One nice thing about video poker is you can know the return of the machine even before you start playing.  On a typical video poker game, the casino's average profit on each play is about 3%.  That's called the house edge.  The return is the part that's returned to the player.  So if the casino gets 3% of all money bet, the players get back 97% of all money bet.  The return on a video poker machine is determined by the paytable.  Just compare the paytable to the list at Wizard of Odds and you'll see that, for example, the Jacks or Better paytable above means that the return on that machine is 99.54%.  If the paytable showed only 8 coins for the full house and only 5 for the flush, it would be a 97.3% machine.
Part of your research should include learning the payout tables, but there’s also another table that should prove pivotal to your success in playing the game. There are a number of charts available which show you clearly when you should drop cards and when you should keep them. For instance, when you have a Royal Flush you should naturally keep all of your cards, whichever type of video poker game you’re playing. For 3-if-a-kind you should keep three and drop two, and if you’re two cards from a Royal Flush you should keep two and drop three.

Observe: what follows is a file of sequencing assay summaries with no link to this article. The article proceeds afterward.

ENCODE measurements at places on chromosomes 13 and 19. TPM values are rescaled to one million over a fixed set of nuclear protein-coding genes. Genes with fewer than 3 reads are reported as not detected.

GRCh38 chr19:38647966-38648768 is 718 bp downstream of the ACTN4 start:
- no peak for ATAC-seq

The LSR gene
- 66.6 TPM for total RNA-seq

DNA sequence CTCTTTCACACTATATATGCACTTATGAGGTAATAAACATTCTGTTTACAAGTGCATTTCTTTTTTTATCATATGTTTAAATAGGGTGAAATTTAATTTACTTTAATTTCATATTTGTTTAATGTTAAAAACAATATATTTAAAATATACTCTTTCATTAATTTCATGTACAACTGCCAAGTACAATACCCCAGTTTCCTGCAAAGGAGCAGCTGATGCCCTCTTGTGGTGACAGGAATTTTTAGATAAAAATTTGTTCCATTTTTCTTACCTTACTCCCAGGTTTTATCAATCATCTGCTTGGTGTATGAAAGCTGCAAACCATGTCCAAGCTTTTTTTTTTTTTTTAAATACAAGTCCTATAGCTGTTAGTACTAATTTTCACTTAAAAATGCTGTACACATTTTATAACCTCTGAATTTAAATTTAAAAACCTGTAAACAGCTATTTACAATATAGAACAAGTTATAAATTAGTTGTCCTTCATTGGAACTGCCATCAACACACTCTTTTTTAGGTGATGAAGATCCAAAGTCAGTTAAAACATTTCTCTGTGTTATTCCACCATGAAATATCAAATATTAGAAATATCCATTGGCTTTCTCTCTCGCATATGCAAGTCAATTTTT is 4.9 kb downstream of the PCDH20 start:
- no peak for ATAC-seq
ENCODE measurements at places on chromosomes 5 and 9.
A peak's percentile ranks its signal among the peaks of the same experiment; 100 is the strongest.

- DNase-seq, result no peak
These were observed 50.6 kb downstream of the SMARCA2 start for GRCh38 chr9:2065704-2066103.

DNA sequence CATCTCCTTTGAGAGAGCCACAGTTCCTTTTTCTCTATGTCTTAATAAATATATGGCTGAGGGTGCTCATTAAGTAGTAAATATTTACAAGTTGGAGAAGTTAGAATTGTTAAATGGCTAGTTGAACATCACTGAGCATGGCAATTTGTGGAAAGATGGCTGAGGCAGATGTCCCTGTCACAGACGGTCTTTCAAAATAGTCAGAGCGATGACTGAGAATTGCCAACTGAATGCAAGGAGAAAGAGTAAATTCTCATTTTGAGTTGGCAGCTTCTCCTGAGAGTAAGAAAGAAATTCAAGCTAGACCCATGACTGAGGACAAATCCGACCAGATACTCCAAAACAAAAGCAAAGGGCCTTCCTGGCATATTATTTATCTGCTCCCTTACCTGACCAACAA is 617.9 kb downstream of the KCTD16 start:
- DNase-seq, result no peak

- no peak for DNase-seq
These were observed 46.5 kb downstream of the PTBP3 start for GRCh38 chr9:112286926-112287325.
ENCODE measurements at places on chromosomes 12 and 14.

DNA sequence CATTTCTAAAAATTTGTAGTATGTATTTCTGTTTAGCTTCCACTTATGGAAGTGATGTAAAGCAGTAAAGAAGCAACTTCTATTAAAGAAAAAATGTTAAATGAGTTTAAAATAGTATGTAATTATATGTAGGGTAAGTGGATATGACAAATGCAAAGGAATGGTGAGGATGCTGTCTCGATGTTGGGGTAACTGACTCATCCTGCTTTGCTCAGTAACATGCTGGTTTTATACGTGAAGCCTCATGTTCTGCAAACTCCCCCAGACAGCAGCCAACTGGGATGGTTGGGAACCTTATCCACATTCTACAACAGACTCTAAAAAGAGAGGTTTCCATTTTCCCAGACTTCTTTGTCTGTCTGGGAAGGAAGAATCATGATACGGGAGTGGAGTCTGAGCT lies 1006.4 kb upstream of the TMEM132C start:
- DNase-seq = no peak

The differences can be quite large. If one site has 9-6 Double Double Bonus Poker (98.98 percent return with expert play), another has 9-5 DDB (97.97 percent) and a third has 8-5 DDB (96.79 percent), think about what that means: In casino No. 1, the house expects to keep $1.02 per $100 in wagers, casino No. 2 expects to keep $2.03 and casino No. 3 expects to keep $3.21.
Typically, slow and steady is the name of the game in casinos. However, with video poker games, most experts recommend playing the maximum amount of coins for each spin. This increases the number of ways in which you can win each time. However, it’s important to note that bankroll management is also key. Don’t play five coins on a video poker machine which is out of your comfort zone. If necessary, move down to a cheaper slot.
Stick to the proper way of how to play video poker as well as video poker strategy and you won't necessarily be able to become a professional video poker player, but if you're looking for the one casino game besides traditional poker where you can get positive expected value, or at least a very low house advantage giving you hours of play for a very small investment, video poker may be your game. 
As you learned in chapter one, this game and others that followed were developed to satisfy the gambling public’s quest for larger jackpots. Jacks or Better has only the royal flush as a true jackpot. In that game any four of a kind pays enough for you to play 25 additional hands so they are not really jackpots, although it really helps out. Bonus Poker on the other hand pays 80 for one for four aces. On a quarter machine this amounts to $100 with five credits played. While this is not a huge jackpot, it is enough to make you feel like you have won something substantial and you may even decide to stop playing at that point with what you consider a nice win for the session. Also, where the royal flush happens only once every 40,000 hands or so, four aces will occur roughly once every 5,100 hands, which is eight times as often. Playing at a rate of 500 hands per hour, the Bonus Poker player will get four aces once every 10 hours of play, on average.